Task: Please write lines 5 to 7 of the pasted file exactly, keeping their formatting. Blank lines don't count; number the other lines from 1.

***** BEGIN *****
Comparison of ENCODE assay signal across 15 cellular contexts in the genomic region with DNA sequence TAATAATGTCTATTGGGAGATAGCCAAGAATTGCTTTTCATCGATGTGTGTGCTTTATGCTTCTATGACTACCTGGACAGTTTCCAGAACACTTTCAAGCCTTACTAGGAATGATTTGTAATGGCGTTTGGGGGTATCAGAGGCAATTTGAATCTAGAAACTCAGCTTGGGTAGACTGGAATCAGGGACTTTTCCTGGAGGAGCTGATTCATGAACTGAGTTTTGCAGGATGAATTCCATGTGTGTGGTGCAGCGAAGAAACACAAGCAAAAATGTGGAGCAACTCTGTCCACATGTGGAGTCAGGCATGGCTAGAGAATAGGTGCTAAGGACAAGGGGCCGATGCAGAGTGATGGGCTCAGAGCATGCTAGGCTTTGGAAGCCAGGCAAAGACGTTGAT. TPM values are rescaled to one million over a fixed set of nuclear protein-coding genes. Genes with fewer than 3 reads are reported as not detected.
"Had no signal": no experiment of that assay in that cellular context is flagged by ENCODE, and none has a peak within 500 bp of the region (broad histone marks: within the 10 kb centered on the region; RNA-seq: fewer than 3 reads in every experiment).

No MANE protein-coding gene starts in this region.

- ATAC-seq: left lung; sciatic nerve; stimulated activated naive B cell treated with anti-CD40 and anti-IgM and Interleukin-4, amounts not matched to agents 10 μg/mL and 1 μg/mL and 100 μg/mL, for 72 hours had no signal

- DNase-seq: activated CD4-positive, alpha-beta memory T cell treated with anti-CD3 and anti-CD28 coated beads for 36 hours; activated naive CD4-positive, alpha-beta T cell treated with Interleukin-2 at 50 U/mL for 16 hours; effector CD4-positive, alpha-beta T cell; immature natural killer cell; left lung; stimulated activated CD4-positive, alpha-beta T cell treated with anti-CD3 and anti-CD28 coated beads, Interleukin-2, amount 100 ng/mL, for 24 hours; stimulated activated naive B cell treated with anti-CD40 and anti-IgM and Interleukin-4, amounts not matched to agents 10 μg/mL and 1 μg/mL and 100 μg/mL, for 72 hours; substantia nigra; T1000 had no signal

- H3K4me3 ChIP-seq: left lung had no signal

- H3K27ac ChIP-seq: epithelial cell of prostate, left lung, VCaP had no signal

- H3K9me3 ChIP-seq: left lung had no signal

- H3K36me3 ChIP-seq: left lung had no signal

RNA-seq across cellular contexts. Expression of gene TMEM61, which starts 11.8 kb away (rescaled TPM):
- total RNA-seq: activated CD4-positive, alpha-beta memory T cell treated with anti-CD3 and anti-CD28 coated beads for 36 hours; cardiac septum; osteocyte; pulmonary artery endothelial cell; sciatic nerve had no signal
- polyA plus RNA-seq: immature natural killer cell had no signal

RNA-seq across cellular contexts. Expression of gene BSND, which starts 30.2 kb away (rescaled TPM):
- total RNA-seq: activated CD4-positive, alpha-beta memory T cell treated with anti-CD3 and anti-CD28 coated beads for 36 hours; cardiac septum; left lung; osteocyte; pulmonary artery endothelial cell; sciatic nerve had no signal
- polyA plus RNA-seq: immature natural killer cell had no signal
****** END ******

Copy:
- DNase-seq: activated CD4-positive, alpha-beta memory T cell treated with anti-CD3 and anti-CD28 coated beads for 36 hours; activated naive CD4-positive, alpha-beta T cell treated with Interleukin-2 at 50 U/mL for 16 hours; effector CD4-positive, alpha-beta T cell; immature natural killer cell; left lung; stimulated activated CD4-positive, alpha-beta T cell treated with anti-CD3 and anti-CD28 coated beads, Interleukin-2, amount 100 ng/mL, for 24 hours; stimulated activated naive B cell treated with anti-CD40 and anti-IgM and Interleukin-4, amounts not matched to agents 10 μg/mL and 1 μg/mL and 100 μg/mL, for 72 hours; substantia nigra; T1000 had no signal

- H3K4me3 ChIP-seq: left lung had no signal

- H3K27ac ChIP-seq: epithelial cell of prostate, left lung, VCaP had no signal